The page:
Linux has always been the operating system of the geeks and nerds. For some reason Linux has never been able to capture the market like Windows and OS X have managed to do. The main reason for this has been the so called unfriendliness of the Linux OS. But things are changing now with distros like Ubuntu etc..
For over 15 years now Linux users have been using Wine to run Windows Applications and Softwares natively. With Wine 1.0 scheduled for a early June release things are looking better for users looking to run Windows apps on Linux. That solves one half of the problem. But the other half hasn’t been solved until now that is..
What about people who would probably want to run Linux apps natively on Windows or Mac OSX. I know the question sounds silly but I know many people who would like to have a taste of Linux and Open Source Softwares before venturing into the geeky world of Linux.
Well the answer for the other half of the problem is LINA!. Yes LINA does the opposite of what WINE does, run Linux apps on Windows , OSX etc.. LINA which means Linux Anwhere is a open source project geared at running Linux apps on Windows and other OS’es so that users can have a glimpse of the beauty of Linux.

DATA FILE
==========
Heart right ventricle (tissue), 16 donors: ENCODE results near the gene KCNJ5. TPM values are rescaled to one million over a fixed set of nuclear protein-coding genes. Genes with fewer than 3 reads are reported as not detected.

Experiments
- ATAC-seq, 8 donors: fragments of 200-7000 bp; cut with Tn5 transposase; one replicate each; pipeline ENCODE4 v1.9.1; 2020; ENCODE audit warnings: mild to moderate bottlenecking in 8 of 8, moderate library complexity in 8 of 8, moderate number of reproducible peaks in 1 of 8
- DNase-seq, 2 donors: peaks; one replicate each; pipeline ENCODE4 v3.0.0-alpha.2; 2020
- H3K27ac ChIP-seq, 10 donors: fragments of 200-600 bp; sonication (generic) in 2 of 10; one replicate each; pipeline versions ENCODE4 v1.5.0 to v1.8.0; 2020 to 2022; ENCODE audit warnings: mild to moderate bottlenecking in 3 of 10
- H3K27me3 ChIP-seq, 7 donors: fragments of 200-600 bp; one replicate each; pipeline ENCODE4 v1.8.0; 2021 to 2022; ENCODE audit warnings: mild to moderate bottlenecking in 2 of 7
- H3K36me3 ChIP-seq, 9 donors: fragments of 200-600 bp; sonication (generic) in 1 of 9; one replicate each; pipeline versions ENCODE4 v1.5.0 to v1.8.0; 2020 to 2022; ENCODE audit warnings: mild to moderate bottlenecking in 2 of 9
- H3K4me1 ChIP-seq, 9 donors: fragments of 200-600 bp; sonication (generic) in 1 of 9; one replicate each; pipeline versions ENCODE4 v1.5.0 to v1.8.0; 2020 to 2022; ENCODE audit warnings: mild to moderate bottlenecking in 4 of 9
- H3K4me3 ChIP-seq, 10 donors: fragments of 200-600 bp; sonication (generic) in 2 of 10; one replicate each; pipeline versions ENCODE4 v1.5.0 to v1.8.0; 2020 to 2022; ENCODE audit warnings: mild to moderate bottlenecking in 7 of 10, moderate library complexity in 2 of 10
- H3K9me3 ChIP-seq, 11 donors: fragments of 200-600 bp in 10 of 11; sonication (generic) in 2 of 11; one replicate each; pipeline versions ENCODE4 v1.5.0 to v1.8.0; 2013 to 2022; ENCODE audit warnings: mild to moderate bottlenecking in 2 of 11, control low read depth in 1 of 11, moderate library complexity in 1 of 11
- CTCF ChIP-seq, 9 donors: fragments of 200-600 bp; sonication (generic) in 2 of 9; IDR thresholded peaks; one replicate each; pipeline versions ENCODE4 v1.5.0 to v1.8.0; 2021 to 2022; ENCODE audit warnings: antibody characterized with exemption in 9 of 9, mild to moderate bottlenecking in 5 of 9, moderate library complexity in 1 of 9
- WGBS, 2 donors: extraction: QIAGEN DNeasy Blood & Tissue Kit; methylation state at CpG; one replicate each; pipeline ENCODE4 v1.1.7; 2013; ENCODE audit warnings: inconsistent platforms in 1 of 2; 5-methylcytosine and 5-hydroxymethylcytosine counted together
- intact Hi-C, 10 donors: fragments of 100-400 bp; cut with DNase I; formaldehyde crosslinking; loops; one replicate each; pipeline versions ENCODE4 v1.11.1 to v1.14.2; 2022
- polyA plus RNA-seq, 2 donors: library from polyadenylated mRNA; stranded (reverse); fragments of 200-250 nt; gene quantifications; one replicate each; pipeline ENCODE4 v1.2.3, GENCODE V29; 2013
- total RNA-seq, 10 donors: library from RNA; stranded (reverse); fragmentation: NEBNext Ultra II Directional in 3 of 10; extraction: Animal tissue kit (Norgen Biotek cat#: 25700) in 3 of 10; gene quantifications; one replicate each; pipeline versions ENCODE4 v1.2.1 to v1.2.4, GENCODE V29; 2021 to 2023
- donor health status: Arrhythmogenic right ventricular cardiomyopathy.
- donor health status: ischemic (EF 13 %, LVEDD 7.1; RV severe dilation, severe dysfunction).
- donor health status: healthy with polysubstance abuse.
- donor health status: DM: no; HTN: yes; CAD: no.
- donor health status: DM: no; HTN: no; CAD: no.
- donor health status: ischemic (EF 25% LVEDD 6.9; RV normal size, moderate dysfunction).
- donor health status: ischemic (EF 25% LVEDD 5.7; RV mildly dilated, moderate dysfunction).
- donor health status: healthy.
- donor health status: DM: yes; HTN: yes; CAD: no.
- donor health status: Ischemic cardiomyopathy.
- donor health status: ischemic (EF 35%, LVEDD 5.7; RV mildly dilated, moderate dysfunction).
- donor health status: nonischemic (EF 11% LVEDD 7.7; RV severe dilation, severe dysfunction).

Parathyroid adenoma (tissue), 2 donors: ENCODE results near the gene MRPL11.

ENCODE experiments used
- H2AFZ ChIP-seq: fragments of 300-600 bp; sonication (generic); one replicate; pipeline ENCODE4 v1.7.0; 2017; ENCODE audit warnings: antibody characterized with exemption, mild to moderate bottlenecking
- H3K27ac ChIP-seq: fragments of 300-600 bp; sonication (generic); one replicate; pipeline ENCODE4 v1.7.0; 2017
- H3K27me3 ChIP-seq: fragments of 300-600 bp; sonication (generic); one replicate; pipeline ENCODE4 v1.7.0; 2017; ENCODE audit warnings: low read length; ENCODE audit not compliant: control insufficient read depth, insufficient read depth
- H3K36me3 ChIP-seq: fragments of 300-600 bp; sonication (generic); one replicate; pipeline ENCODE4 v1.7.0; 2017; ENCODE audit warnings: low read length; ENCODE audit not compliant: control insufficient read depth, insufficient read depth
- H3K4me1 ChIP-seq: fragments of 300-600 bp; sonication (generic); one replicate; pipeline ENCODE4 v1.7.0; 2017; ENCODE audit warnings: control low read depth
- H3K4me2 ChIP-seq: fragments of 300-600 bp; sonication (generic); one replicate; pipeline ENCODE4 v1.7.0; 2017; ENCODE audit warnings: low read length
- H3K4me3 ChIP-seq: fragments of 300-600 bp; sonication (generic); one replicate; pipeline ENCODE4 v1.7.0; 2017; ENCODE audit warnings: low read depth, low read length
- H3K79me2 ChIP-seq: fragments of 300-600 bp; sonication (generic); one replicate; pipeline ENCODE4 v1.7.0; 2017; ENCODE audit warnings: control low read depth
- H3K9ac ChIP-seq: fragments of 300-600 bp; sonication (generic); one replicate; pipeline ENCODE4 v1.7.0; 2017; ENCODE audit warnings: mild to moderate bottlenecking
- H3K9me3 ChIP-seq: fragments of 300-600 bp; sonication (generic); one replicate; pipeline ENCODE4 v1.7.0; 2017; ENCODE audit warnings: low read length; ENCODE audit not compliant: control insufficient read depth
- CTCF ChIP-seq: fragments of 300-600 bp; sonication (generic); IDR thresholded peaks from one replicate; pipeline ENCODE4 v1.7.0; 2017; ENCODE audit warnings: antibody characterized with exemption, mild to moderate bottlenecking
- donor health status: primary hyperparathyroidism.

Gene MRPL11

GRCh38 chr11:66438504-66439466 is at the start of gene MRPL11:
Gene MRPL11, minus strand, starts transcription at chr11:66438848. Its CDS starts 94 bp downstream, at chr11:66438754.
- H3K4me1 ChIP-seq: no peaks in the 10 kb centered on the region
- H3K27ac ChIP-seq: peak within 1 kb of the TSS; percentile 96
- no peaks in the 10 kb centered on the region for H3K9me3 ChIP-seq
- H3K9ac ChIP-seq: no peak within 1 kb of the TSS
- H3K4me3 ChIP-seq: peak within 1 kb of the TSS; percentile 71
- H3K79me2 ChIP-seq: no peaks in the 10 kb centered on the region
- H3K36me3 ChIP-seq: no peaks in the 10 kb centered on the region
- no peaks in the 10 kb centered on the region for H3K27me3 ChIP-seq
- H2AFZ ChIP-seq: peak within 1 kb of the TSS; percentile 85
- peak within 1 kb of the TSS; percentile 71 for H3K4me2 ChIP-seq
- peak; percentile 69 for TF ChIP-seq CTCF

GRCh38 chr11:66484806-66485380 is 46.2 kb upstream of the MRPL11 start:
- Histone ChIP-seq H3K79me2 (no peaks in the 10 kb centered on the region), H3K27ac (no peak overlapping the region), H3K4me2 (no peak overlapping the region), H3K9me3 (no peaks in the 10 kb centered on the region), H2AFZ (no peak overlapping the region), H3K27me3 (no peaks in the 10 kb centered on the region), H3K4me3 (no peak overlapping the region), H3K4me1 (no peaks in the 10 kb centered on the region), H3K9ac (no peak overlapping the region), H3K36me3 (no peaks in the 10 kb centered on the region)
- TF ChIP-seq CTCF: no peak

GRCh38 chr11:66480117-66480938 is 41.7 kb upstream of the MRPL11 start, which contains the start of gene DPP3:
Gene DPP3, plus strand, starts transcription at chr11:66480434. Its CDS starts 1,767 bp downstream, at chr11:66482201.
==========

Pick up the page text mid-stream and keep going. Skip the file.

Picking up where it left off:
What is LINA?
With LINA, a single executable written and compiled for Linux can be run with native look and feel on Windows, Mac OS X, and UNIX operating systems. LINA is a thin virtual layer that enables developers to write and compile code using ordinary Linux tools, then run that code on a variety of operating systems.
With LINA we can get more and more Windows users to try out Linux apps. The most interesting thing is that all apps run through LINA are run with the native look and feel of the base OS be it Windows or OSX. This is the deal breaker actually. By running Linux with the native look and feel of Windows many organizations can install Open Source softwares to cut costs while keeping the workers comfortable in their work environment.
Once the employees get accustomed to Linux apps, the organization can then migrate to Linux to further cut costs. The added benefit is the high level of security that we have come to see with Linux in the recent times.
For users, LINA runs invisibly in the background, enabling them to install and run these Linux applications as if they were native to that users’ operating system.
Have a look at the screenshots below. The screenshots show the same Linux application running on Windows XP and Mac OSX.
If you are looking to test Linux apps natively on Windows and MacOSX look no further than LINA. Follow the links below to download LINA for your platform.
LINA surely does look like an interesting project. But of late development seems to have stalled. I hope that development of LINA goes on in full speed.
Visit the LINA Homepage